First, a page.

Somehow, the image of a professional classical musician lacks appeal to the average American. The glitz and glamour dims in the dazzling light of an NBA athlete. Who would a child rather grow up to be, Michael Jordan or Itzhak Perlman? Most likely, the answer would be Michael Jordan. And why not? Michael Jordan earns much more money, fame and respect than Itzhak Perlman.
This unbalanced favor is reflected in American education. Many times a sports program will thrive at the expense of an arts program. At my own high school, the volleyball, basketball and baseball teams have earned the support of many fans due to recent championships; even though the band also has won prestigious competitions, only band members' parents show up to cheer them on and attend concerts. The photography and art classes are ignored. The athlete of the month has his or her name posted on the school marquee; there is no artist-of-the-month award.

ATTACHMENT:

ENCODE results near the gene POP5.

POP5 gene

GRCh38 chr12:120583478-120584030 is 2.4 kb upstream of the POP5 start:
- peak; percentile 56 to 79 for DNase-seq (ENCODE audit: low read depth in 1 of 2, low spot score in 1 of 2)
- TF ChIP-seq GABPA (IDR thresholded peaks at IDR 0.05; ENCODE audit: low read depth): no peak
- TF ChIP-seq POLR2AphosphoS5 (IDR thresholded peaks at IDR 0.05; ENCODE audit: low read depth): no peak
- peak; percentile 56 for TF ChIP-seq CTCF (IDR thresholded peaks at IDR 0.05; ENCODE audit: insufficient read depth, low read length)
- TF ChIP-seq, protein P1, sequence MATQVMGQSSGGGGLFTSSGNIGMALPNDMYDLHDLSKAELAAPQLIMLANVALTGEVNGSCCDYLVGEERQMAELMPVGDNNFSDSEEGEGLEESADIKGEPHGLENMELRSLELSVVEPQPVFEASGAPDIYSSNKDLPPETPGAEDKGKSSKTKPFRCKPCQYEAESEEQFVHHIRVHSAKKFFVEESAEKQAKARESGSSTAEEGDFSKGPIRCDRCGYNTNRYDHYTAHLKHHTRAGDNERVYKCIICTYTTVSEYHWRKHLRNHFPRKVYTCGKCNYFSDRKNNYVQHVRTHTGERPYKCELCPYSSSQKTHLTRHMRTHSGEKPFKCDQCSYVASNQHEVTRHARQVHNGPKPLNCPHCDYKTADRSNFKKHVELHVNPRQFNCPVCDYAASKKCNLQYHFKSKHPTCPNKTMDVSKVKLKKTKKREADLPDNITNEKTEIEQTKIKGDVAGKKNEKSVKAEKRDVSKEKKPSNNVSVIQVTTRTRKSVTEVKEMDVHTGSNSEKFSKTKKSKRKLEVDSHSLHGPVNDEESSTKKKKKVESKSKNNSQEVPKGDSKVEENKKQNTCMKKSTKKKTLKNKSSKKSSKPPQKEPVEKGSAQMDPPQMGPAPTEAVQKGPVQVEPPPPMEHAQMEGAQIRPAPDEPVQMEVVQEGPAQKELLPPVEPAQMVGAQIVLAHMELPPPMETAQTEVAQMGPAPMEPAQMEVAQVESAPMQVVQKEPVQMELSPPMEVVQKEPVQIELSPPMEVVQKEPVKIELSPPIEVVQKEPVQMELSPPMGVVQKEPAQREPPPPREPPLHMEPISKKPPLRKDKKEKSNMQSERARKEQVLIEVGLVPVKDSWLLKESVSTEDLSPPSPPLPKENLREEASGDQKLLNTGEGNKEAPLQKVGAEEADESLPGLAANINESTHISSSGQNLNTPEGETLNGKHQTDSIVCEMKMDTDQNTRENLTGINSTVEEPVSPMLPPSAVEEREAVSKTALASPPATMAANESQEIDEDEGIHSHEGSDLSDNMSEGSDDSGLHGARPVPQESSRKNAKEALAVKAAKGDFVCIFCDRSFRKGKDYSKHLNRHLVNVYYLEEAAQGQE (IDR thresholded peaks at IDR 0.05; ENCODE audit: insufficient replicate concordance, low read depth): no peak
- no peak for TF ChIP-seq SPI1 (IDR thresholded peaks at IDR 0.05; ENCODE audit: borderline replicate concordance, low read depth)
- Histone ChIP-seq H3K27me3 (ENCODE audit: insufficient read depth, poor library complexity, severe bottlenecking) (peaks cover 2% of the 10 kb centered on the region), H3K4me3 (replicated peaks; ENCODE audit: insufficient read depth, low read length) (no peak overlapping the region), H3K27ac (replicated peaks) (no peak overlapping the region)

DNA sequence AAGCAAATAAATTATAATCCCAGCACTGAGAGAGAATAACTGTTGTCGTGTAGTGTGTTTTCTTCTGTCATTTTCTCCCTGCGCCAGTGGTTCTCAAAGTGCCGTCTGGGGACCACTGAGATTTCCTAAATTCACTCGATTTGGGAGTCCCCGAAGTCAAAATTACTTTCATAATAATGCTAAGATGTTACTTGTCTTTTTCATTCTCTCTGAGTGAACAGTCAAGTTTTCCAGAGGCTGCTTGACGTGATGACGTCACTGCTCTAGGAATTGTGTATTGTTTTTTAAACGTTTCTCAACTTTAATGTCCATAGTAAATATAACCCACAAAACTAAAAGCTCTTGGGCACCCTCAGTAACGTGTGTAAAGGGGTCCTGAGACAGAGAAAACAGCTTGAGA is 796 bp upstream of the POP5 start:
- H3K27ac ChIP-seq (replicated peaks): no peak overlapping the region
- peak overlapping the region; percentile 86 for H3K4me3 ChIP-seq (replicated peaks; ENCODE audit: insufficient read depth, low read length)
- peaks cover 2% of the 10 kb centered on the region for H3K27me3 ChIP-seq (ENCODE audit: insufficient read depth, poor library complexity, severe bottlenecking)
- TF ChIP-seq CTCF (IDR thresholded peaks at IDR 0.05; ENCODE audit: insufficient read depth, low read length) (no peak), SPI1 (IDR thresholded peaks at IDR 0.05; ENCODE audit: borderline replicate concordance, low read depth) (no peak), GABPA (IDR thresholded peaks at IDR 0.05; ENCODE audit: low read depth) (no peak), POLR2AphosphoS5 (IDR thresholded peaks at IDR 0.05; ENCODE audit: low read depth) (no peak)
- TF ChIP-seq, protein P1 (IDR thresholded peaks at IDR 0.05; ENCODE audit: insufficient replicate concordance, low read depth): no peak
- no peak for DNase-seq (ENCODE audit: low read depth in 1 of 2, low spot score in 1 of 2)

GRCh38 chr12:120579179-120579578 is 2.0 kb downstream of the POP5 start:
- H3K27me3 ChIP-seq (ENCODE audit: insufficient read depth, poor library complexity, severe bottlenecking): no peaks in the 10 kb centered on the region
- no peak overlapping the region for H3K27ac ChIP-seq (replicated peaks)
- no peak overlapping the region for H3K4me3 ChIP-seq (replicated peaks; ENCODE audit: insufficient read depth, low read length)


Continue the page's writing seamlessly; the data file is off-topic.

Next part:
Recent funding also evinces inequality. My school sold some land and used the available money to build tennis courts, put up bleachers and relocate sports fields. No money was directed to the deteriorating band and theater facility or any musical instruments for students. In many schools, when the budget is cut, the arts are the first to go.
My high school does not have an orchestra or dance team. Hardly a student has heard the choir or attended a theater event. How much is missed to not hear the sounds of a Beethoven symphony, to not witness a Tchaikovsky ballet, to not watch a Shakespearean play.
An argument defending this asymmetrical design might be that sports builds self-esteem, confidence and teamwork, therefore the benefits of these are worth investing in. These qualities can be derived from the arts as well. It is as beneficial to play a hard music passage as it is to slam-dunk.
May Ling Halim, 16, is entering her senior year at Ocean View High School in Huntington Beach. She has participated on varsity volleyball and track teams and has studied violin for 12 years and cello for five.